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Beliefs in Repeated Games

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  • John H. Nachbar

Abstract

Consider a two-player discounted infinitely repeated game. A player's belief is a probability distribution over the opponent's repeated game strategies. This paper shows that, for a large class of repeated games, there are no beliefs that satisfy three properties: learnability, a diversity of belief condition called CSP, and consistency. Loosely, if players learn to forecast the path of play whenever each plays a strategy that the other anticipates (in the sense of being in the support of that player's belief) and if the sets of anticipated strategies are sufficiently rich, then neither anticipates any of his opponent's best responses. This generalizes results in Nachbar (1997). Copyright The Econometric Society 2005.

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Bibliographic Info

Article provided by Econometric Society in its journal Econometrica.

Volume (Year): 73 (2005)
Issue (Month): 2 (03)
Pages: 459-480

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Handle: RePEc:ecm:emetrp:v:73:y:2005:i:2:p:459-480

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  1. John H. Nachbar, 1997. "Prediction, Optimization, and Learning in Repeated Games," Econometrica, Econometric Society, vol. 65(2), pages 275-310, March.
  2. Yaw Nyarko, 1998. "Bayesian learning and convergence to Nash equilibria without common priors," Economic Theory, Springer, vol. 11(3), pages 643-655.
  3. John H. Nachbar, 2001. "Bayesian learning in repeated games of incomplete information," Social Choice and Welfare, Springer, vol. 18(2), pages 303-326.
  4. Jordan, J. S., 1991. "Bayesian learning in normal form games," Games and Economic Behavior, Elsevier, vol. 3(1), pages 60-81, February.
  5. Jackson, Matthew O. & Kalai, Ehud, 1997. "Social Learning in Recurring Games," Games and Economic Behavior, Elsevier, vol. 21(1-2), pages 102-134, October.
  6. Young, H Peyton, 1993. "The Evolution of Conventions," Econometrica, Econometric Society, vol. 61(1), pages 57-84, January.
  7. Peyton Young, 2002. "Learning Hypothesis Testing and Nash Equilibrium," Economics Working Paper Archive 474, The Johns Hopkins University,Department of Economics.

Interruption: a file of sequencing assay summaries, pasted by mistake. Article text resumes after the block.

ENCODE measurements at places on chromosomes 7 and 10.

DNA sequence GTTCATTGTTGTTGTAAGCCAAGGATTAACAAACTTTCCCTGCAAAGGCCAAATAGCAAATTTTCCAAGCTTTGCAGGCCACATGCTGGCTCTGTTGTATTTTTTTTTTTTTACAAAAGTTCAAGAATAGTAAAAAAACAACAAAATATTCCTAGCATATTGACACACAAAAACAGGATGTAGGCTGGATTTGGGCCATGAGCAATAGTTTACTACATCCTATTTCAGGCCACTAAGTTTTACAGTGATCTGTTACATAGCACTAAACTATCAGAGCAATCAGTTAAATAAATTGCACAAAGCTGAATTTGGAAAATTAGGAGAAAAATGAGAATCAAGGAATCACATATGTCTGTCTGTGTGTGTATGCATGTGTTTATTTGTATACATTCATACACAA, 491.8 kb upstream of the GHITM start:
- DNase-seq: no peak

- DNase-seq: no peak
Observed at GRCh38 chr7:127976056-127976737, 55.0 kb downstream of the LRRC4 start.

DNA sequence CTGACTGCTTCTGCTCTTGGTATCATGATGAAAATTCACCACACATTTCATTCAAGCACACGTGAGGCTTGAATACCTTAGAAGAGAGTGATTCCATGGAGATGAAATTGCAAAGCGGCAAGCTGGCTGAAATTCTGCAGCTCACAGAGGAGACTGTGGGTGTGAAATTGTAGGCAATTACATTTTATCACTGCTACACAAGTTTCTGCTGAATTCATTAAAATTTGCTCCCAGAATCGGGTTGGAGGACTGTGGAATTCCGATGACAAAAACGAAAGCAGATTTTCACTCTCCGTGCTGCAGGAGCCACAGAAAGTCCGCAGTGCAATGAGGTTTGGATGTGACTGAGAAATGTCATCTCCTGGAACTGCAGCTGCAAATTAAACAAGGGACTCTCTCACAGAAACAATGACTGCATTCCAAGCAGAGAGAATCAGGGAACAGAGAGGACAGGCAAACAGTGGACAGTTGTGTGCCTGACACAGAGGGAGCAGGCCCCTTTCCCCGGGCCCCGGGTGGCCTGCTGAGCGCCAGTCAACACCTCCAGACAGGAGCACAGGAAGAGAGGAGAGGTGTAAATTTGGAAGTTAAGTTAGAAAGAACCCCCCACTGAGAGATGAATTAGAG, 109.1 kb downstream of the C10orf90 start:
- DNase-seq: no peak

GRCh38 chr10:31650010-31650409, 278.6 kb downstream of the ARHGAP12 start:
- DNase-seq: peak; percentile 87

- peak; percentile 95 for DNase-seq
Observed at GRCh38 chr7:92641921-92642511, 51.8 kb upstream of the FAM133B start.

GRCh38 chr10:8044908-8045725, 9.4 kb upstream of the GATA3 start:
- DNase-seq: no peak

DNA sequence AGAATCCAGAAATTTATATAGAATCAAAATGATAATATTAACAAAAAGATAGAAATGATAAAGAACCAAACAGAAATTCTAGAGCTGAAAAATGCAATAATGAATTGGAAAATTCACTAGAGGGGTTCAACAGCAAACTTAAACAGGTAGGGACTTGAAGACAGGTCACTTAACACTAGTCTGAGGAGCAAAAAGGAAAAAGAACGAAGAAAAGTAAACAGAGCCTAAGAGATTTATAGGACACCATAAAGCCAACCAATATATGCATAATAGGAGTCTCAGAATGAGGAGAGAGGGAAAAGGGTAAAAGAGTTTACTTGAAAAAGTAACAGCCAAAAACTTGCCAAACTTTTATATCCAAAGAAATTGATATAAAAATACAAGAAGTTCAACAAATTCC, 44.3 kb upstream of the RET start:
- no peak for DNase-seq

8. Ehud Kalai & Ehud Lehrer, 1992. "Weak and Strong Merging of Opinions," Discussion Papers 983, Northwestern University, Center for Mathematical Studies in Economics and Management Science.
  9. Matthew O. Jackson & Ehud Kalai & Rann Smorodinsky, 1999. "Bayesian Representation of Stochastic Processes under Learning: de Finetti Revisited," Econometrica, Econometric Society, vol. 67(4), pages 875-894, July.
  10. Ehud Kalai & Ehud Lehrer, 1991. "Subjective Equilibrium in Repeated Games," Discussion Papers 981, Northwestern University, Center for Mathematical Studies in Economics and Management Science.
  11. Ehud Lehrer & Sylvain Sorin, 1998. "-Consistent equilibrium in repeated games," International Journal of Game Theory, Springer, vol. 27(2), pages 231-244.
  12. Jordan J. S., 1995. "Bayesian Learning in Repeated Games," Games and Economic Behavior, Elsevier, vol. 9(1), pages 8-20, April.
  13. Binmore, Ken, 1987. "Modeling Rational Players: Part I," Economics and Philosophy, Cambridge University Press, vol. 3(02), pages 179-214, October.
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Cited by:
  1. Al-Suwailem, Sami, 2014. "Complexity and endogenous instability," Research in International Business and Finance, Elsevier, vol. 30(C), pages 393-410.
  2. Sami Al-Suwailem, 2012. "Complexity and Endogenous Instability," ASSRU Discussion Papers 1203, ASSRU - Algorithmic Social Science Research Unit.
  3. Dean P Foster & Peyton Young, 2006. "Regret Testing Leads to Nash Equilibrium," Levine's Working Paper Archive 784828000000000676, David K. Levine.

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